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Proposed Budget Gives Ohio More Power To Close 'Unsafe' Nursing Homes

In this March 6, 2020, photo, tissues, gloves, and masks greet visitors at the South Shore Rehabilitation and Skilled Care Center, in Rockland, Mass.
David Goldman
/
Associated Press
In this March 6, 2020, photo, tissues, gloves, and masks greet visitors at the South Shore Rehabilitation and Skilled Care Center, in Rockland, Mass.

More than half of the state’s COVID-19 deaths are coming from nursing homes. Those and other long-term care facilities are getting a lot of attention in the new state budget.

A "patient protection" proposal in Gov. Mike DeWine's budget would give the Ohio Department of Health the power to shut down nursing homes deemed unsafe.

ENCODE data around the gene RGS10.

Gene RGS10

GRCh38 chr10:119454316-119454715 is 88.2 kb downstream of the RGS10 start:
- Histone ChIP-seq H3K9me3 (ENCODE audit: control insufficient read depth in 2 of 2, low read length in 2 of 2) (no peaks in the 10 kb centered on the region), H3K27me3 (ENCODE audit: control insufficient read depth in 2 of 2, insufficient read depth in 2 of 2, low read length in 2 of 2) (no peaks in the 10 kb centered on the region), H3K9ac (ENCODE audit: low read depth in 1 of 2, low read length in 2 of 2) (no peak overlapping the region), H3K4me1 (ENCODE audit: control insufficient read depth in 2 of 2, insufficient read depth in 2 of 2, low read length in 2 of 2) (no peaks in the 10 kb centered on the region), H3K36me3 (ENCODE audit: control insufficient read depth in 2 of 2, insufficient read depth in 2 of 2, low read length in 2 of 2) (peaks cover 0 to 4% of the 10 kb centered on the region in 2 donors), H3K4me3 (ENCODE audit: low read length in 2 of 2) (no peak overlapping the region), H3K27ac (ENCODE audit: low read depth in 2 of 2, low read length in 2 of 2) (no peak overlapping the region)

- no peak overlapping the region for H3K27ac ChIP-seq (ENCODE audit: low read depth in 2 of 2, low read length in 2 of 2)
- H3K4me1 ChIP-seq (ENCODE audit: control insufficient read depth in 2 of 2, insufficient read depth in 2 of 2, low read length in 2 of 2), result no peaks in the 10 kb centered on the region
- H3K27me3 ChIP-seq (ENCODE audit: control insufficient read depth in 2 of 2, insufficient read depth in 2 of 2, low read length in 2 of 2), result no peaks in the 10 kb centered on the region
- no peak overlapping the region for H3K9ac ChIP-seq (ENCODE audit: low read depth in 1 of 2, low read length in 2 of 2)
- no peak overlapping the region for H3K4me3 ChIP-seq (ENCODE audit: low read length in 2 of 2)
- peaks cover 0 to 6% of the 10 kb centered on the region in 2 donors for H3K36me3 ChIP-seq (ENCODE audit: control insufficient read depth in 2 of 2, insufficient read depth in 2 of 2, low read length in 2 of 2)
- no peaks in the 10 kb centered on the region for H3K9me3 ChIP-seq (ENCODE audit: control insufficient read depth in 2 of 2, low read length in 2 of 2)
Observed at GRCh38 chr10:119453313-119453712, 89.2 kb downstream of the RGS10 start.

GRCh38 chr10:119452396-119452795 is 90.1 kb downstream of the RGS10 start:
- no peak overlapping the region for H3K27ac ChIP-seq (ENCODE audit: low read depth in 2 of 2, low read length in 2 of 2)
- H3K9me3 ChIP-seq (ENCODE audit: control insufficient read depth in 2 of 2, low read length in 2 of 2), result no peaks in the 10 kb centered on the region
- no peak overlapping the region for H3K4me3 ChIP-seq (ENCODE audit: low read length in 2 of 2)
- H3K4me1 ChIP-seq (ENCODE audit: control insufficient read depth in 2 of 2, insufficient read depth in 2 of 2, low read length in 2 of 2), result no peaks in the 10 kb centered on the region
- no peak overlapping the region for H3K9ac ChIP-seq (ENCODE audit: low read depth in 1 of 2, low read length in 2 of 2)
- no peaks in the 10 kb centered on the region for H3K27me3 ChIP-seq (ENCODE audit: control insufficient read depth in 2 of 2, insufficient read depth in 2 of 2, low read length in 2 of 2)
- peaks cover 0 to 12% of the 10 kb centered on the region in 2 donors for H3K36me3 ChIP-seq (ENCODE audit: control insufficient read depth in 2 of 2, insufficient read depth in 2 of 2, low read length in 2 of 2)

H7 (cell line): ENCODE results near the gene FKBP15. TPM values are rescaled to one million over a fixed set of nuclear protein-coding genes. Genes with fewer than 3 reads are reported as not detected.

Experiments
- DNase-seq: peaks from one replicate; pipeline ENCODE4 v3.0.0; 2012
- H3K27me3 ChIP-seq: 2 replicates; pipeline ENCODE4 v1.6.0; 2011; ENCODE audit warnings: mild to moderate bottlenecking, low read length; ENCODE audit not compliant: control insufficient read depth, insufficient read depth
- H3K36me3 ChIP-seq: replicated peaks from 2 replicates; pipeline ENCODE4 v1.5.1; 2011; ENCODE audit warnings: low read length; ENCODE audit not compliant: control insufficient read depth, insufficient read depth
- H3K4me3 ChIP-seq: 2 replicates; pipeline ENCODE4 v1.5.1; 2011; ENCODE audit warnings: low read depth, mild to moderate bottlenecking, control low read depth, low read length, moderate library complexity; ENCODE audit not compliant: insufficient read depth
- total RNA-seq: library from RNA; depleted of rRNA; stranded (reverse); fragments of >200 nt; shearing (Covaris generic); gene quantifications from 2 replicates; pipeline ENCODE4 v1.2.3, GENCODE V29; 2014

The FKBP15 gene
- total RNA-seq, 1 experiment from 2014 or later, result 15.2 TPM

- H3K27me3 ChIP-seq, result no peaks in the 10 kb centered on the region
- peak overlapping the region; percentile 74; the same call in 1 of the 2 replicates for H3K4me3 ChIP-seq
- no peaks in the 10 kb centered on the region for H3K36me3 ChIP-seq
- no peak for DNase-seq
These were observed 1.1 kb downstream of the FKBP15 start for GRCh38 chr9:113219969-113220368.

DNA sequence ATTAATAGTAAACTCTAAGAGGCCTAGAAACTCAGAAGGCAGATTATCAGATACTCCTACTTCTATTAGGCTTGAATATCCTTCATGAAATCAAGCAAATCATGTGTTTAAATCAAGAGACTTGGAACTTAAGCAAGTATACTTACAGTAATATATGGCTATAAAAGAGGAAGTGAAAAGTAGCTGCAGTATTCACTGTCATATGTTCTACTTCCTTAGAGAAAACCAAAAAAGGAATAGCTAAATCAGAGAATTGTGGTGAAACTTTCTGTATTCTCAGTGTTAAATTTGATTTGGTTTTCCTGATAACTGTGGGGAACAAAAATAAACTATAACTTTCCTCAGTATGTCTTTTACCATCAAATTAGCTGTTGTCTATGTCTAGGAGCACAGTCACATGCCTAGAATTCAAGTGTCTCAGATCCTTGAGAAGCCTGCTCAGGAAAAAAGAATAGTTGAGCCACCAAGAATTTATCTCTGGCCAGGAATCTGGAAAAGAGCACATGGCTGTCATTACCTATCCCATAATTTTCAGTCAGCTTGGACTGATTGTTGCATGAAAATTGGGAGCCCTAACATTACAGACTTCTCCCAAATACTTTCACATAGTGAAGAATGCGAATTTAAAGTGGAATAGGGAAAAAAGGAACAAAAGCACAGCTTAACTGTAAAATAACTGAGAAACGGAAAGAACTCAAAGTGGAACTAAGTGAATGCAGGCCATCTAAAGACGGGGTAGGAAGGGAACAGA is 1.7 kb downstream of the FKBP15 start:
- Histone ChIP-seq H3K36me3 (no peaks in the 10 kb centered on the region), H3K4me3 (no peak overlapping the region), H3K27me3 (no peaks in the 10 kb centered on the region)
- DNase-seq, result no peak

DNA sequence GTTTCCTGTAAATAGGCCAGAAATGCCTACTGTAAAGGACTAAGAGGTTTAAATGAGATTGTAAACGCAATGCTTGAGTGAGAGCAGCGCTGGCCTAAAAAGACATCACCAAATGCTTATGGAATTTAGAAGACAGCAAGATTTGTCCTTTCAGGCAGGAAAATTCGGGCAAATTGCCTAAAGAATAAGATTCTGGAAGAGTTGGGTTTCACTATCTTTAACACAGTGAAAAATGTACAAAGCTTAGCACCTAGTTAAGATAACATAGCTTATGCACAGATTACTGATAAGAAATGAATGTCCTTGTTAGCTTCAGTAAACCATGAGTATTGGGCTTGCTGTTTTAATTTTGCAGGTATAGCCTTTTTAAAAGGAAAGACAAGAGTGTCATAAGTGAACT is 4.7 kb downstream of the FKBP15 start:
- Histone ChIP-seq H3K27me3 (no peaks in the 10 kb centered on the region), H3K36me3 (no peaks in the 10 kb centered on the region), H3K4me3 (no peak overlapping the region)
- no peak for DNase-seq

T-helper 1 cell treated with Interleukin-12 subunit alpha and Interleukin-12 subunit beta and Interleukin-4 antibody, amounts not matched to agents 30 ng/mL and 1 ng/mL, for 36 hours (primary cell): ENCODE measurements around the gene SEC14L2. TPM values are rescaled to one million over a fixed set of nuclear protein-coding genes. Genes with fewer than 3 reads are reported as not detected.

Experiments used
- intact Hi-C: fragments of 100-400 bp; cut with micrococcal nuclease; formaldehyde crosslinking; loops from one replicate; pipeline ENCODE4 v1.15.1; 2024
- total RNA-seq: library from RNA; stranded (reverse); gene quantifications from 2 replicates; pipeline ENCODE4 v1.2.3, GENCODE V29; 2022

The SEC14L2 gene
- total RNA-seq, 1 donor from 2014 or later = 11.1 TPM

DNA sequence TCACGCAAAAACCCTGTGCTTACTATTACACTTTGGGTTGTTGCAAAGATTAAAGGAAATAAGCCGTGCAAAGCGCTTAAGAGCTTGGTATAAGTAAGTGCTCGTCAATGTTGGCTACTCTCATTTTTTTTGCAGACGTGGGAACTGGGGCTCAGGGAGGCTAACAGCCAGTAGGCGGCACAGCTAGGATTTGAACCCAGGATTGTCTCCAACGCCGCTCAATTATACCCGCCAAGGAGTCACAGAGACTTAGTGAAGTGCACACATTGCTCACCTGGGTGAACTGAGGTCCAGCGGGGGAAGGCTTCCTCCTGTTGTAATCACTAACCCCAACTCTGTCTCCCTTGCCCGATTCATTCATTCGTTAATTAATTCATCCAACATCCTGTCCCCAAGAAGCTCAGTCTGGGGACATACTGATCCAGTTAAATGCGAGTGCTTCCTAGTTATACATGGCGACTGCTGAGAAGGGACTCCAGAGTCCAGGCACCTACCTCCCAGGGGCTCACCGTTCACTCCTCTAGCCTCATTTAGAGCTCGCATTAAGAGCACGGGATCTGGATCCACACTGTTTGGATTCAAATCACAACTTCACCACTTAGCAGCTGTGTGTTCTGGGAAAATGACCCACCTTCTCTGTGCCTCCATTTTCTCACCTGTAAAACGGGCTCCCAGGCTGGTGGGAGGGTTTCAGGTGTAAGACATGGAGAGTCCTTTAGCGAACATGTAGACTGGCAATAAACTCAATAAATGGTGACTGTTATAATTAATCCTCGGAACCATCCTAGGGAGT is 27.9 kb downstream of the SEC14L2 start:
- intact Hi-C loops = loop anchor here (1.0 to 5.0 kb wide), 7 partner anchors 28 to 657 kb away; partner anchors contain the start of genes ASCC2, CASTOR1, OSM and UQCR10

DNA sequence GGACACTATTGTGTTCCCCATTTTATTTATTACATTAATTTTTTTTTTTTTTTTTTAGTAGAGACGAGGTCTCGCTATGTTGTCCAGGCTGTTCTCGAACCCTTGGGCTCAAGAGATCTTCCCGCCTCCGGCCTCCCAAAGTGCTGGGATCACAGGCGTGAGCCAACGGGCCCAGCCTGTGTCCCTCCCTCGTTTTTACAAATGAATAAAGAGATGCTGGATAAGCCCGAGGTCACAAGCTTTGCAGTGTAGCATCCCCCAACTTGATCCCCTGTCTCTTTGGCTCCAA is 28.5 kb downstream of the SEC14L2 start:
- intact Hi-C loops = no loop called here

Pete Van Runkle heads the group that lobbies for nursing homes and long-term care facilities in the Ohio Health Care Association. He said the Health Department already can do that by going to court, so he’s concerned about giving the agency more power.

“It's a serious issue, because if you're if you're moving people out of a facility, there is a certain amount of trauma involved with that and relocation to potentially farther away from family members and things of that nature," Van Runkle said. "So, something would have to be looked at very carefully before that, before that kind of authority is given to the department."

The budget also would set aside $50 million for the state to buy unused beds to cut down on shared rooms. About 11,000 beds, or 20% of all capacity, were unused before the pandemic.

A fact sheet on the state budget says of this initiative: "As Ohioans demand more community-based care options, this initiative will help rebalance the services available and improve the quality of care for all Ohioans, regardless of setting."

Van Runkle said of that: "We're well aware of the bed buyback program, which we we have actually proposed ourselves several times in the past."

The budget also proposes lowering occupancy rates with more Medicaid waivers so people can get care at home.